Ferrous or Non-ferrous?

Some people who are new to the scrap metal industry ask “what do you mean by the term Non-ferrous and ferrous?” and if you have worked in the industry for some time it may seem like a silly question. However it is important for us to take the time to explain the industry terminology to new people.

Ferrous Metals

In simple terms “Ferrous” means that it contains Iron. Ferrous metals include mild steel, carbon steel, stainless steel (sometimes mistaken for non-ferrous due to being non-magnetic”, cast iron and wrought iron. These metals are generally used for their tensile strength and durability, an example being mild steel which is used extensively to build major structures such as bridges and skyscrapers. You will also find ferrous metals in use every day around your home, steel roofs, tools, furniture, knives and forks, stoves, fridges, the car, train tracks and the trains, ships and shipping containers, forklifts and many other uses. Almost everywhere we go and everything we do, ferrous steel is used.

However the downside of using ferrous metals is that they contain high amounts of carbon which in turn makes them vulnerable to rust when exposed to the elements. Although this is not true for stainless steel having a high chromium content protecting it from rust and wrought iron due to it being so iron pure meaning it resists oxidization however you can normally assume if it has rust on it, it is a ferrous metal.

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Recycling in construction is extremely important for sustainability

The other important factor is that most ferrous metals have a magnetic property which enables us to quickly identify ferrous metals, however stainless steel is normally non-magnetic. I use a simple technique to identify stainless steel from other non-magnetic metals by using a small hand grinder and lightly grinding the edge of the metal if it sparks then it is most likely stainless steel and not aluminium.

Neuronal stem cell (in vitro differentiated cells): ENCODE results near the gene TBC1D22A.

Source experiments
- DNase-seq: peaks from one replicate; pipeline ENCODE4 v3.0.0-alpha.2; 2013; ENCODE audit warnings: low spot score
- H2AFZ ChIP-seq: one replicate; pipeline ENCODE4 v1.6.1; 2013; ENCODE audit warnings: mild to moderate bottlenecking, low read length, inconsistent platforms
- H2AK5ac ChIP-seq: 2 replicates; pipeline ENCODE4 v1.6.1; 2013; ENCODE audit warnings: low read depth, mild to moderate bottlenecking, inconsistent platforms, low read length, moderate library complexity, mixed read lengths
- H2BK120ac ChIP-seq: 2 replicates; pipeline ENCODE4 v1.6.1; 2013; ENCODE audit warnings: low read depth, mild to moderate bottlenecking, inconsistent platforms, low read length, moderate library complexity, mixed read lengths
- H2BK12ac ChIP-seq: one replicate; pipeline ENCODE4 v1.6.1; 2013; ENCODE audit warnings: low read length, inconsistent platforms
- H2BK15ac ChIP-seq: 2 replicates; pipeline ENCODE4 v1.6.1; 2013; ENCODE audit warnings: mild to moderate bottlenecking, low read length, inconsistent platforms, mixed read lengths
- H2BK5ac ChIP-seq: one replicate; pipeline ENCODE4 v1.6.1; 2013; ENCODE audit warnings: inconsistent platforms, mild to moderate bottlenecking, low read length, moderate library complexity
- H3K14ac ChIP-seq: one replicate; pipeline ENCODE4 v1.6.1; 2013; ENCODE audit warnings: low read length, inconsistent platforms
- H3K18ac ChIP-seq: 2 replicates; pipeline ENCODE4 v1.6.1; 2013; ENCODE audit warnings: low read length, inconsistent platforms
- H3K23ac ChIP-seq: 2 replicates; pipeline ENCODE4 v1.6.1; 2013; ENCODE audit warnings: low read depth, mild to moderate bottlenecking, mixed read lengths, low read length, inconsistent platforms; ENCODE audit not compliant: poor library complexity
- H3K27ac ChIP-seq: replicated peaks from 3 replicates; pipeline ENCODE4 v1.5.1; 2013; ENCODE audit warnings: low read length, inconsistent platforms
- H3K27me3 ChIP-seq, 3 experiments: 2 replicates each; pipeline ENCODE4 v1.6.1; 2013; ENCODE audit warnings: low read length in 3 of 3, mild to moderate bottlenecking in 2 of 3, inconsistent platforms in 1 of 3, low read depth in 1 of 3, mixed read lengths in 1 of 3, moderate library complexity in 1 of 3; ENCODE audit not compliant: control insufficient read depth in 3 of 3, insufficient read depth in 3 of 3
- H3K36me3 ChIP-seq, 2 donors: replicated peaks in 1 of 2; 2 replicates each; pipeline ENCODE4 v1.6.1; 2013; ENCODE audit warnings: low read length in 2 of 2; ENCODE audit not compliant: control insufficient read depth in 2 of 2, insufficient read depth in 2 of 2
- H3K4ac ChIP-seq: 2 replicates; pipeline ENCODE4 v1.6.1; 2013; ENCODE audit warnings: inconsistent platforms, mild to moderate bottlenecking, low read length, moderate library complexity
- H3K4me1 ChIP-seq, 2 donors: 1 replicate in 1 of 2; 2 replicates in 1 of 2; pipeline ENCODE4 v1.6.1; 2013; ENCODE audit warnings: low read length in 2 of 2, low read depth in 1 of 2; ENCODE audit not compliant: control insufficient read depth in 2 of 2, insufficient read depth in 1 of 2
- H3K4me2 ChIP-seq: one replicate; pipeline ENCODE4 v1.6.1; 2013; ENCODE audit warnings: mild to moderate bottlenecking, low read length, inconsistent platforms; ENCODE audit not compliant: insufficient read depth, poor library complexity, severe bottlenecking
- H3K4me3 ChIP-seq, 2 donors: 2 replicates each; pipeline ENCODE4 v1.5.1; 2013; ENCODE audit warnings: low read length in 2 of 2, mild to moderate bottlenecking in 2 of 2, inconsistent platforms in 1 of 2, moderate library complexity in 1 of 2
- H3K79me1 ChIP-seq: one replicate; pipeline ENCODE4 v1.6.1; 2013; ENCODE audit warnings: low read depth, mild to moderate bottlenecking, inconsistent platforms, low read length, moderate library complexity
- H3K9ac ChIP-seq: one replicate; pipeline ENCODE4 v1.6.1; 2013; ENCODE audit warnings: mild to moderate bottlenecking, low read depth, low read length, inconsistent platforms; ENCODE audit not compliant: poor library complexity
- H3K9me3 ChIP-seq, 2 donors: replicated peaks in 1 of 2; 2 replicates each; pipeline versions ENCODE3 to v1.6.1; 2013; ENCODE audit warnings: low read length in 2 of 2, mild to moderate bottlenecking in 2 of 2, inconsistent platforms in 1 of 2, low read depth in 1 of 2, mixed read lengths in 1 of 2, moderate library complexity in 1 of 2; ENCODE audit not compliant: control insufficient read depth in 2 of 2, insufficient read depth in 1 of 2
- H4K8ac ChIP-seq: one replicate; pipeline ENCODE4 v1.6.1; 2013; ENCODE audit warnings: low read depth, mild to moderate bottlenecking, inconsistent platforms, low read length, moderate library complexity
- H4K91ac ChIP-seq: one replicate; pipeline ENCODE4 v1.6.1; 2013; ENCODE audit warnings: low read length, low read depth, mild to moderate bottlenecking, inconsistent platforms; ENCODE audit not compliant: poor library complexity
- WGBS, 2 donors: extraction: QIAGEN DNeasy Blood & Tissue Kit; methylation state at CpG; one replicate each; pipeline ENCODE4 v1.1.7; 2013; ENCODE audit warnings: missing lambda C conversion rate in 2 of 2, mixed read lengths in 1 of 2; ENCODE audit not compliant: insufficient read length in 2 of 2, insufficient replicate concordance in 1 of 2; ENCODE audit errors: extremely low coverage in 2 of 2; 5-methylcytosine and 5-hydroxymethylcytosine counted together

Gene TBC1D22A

Probably one of the most important  factors regarding ferrous metals is that it is the most recycled materials in the world nearly 1.5 billion tons of steel is produced annually and more than a third of that is recycled scrap steel.

Non-Ferrous

Non-ferrous metal is any metal that does not contain Iron (of any appreciable amount). Non-ferrous metals are normally more expensive to buy so have a higher value as a scrap metal than the ferrous metals as they have other desirable properties such as being low weight, corrosion resistant, non-magnetic and have a higher conductivity.

The most common non-ferrous metals that are purchased by scrap metal merchants are aluminium, copper, brass, nickel, tin and lead. Gold and silver are also non-ferrous but are regarded as precious metals.

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Tin has a slight magnetic property but is minimal compared to steel.

Tin? A tin can or just a tin is actually made of steel that has been coated on either side with a very thin layer of tin. Steel makes up the main component of the can’s mass, therefore it is the steel that is attracted to a magnet rather than the tin itself. The thin layer of tin prevents the can from rusting.

In general non-ferrous metals are much more scarce than ferrous metals and so command a higher price as scrap metal. The most common practise to determine whether a metal is ferrous or non-ferrous is to use a magnet. A magnet will stick to most ferrous metals and not to most non-ferrous metals.

How to identify if metal is ferrous or non-ferrous

 

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